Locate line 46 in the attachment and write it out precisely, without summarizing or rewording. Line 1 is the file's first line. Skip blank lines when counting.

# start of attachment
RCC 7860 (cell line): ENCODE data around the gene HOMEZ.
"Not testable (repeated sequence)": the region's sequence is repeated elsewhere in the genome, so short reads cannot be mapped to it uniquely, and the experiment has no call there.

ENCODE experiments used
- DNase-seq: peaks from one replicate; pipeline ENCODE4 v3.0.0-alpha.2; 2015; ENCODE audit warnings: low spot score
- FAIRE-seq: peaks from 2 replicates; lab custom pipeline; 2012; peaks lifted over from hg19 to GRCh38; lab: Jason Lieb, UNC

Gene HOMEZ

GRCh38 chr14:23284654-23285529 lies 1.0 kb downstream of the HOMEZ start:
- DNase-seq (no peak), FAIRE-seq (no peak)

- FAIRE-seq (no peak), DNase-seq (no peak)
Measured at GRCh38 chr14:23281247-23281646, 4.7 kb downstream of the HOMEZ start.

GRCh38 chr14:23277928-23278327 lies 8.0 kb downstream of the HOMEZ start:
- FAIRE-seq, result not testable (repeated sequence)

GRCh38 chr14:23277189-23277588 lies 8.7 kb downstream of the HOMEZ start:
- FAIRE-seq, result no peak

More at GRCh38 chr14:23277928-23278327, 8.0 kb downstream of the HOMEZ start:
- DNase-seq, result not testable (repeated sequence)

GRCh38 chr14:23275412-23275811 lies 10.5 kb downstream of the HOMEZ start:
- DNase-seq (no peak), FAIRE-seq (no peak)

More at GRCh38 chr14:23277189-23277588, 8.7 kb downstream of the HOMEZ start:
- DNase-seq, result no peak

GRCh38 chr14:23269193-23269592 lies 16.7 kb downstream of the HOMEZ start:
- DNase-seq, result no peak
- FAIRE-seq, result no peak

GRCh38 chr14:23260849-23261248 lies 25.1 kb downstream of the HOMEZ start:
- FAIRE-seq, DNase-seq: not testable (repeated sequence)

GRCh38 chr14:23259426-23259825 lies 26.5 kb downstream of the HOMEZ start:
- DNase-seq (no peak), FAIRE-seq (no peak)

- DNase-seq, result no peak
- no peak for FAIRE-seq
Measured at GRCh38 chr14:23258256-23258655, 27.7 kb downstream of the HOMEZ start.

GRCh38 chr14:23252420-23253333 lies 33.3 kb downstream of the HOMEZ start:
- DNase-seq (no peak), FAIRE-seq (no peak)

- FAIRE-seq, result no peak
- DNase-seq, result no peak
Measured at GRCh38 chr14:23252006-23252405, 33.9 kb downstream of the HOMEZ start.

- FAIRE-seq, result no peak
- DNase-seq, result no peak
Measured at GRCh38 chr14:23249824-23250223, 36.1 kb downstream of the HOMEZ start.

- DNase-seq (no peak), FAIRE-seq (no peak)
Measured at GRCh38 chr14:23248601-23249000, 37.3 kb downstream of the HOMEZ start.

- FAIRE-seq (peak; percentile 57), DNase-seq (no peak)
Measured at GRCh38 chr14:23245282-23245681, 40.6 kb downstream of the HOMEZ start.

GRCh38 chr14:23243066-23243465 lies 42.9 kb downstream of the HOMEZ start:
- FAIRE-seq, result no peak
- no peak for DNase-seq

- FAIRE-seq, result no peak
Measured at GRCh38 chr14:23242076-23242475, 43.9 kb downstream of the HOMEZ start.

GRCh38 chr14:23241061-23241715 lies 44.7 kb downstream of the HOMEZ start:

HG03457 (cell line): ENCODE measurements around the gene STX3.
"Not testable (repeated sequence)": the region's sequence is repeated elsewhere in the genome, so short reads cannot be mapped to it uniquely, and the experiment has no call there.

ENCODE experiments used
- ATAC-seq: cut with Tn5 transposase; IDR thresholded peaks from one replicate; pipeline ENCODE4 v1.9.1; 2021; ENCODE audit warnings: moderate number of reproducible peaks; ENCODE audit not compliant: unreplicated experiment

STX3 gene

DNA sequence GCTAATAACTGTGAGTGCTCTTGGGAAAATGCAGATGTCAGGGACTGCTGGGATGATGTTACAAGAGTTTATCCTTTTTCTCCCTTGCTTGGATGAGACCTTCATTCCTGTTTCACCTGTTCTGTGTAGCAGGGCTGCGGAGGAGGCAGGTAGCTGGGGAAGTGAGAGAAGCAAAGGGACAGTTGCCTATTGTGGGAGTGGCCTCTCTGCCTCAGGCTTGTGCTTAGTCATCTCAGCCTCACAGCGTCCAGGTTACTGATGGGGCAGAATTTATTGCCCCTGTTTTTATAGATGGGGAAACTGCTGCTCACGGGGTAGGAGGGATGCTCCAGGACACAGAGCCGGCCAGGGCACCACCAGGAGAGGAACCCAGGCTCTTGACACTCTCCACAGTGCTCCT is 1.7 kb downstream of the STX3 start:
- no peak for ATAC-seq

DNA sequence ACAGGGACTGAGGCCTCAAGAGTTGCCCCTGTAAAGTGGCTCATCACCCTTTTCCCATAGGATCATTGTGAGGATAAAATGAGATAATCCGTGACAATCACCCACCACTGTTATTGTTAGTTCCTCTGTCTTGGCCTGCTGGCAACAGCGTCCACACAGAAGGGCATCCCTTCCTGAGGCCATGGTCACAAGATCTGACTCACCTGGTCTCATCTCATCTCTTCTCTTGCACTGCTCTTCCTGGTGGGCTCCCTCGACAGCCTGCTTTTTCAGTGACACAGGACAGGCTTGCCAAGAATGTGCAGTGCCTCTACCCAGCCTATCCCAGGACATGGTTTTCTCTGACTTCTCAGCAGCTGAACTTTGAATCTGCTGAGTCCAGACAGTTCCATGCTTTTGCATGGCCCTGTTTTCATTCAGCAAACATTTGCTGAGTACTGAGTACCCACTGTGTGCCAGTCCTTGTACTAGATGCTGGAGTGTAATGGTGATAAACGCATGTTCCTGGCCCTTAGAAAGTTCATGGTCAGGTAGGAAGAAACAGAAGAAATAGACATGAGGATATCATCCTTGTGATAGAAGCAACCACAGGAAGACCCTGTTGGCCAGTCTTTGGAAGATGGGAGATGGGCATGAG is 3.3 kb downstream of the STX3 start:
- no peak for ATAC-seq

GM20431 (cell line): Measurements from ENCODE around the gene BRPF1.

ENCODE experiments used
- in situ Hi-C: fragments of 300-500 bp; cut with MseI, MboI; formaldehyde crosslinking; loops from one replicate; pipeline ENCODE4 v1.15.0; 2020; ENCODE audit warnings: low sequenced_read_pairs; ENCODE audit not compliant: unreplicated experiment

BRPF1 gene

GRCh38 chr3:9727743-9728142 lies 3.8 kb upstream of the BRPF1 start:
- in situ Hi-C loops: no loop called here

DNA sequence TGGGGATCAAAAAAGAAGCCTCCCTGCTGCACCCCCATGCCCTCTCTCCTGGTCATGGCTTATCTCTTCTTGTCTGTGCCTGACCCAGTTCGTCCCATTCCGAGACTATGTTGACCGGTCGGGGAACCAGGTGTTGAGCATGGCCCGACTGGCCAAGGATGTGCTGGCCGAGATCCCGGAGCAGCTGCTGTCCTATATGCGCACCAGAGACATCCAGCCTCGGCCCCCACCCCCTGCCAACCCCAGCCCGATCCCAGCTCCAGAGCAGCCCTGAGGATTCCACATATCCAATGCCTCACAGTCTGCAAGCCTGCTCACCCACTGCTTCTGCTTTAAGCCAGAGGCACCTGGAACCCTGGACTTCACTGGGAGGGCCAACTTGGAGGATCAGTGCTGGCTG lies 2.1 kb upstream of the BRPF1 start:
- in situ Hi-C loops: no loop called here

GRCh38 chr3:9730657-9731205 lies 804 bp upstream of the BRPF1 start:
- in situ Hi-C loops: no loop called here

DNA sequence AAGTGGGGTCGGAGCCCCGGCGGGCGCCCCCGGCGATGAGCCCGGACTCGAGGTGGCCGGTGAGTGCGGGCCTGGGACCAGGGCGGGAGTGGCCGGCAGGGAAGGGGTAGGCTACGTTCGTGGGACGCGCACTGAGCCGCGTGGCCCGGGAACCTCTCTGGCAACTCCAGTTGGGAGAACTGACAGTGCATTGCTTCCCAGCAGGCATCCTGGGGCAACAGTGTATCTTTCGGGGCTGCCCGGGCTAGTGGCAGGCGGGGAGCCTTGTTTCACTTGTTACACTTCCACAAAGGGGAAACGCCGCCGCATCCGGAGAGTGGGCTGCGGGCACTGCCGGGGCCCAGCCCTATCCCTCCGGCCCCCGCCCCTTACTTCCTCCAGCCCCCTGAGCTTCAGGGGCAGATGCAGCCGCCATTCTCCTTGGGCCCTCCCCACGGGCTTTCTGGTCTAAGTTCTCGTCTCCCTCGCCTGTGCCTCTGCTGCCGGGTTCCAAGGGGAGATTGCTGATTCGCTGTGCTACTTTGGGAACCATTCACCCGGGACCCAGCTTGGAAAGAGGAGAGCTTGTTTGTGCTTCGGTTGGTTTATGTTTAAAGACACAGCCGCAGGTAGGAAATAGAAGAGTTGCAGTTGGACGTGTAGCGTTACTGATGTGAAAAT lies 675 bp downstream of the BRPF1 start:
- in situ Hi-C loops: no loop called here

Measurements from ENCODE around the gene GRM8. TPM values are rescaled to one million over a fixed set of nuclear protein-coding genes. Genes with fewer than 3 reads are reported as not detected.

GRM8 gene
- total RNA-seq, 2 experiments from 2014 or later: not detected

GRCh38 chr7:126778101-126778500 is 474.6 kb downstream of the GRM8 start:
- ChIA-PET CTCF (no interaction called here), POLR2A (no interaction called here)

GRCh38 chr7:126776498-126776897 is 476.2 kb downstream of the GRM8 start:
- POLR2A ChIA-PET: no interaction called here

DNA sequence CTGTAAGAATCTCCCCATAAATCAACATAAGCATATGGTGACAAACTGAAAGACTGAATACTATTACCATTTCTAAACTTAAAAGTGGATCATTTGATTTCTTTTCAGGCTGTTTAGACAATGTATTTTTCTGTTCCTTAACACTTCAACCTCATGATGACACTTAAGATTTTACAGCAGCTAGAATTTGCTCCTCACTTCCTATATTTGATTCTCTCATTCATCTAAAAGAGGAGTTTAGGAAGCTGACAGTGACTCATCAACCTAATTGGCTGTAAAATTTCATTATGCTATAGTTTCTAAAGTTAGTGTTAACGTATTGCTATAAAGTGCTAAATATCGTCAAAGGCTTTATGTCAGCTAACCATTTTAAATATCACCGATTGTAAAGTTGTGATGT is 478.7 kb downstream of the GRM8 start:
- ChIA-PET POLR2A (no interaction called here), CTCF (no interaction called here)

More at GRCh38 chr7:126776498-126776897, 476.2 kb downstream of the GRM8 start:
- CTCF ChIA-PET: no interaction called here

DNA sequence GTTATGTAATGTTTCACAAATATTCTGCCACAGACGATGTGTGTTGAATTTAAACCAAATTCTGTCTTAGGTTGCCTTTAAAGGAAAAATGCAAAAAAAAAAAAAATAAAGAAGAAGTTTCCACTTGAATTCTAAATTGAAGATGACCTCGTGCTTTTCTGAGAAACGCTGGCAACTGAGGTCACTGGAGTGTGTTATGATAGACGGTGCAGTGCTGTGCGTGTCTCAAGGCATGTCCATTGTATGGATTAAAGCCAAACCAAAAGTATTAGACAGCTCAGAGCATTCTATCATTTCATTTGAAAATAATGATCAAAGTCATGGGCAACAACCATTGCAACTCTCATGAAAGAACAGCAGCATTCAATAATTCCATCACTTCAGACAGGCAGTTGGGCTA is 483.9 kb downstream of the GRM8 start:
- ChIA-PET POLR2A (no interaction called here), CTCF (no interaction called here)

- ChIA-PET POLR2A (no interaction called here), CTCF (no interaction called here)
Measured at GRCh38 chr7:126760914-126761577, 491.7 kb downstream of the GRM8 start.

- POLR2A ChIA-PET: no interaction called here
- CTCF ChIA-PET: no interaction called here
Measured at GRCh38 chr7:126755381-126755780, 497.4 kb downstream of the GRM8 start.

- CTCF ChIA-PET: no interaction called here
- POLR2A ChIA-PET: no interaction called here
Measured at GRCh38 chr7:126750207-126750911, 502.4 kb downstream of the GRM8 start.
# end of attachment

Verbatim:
- FAIRE-seq, result no peak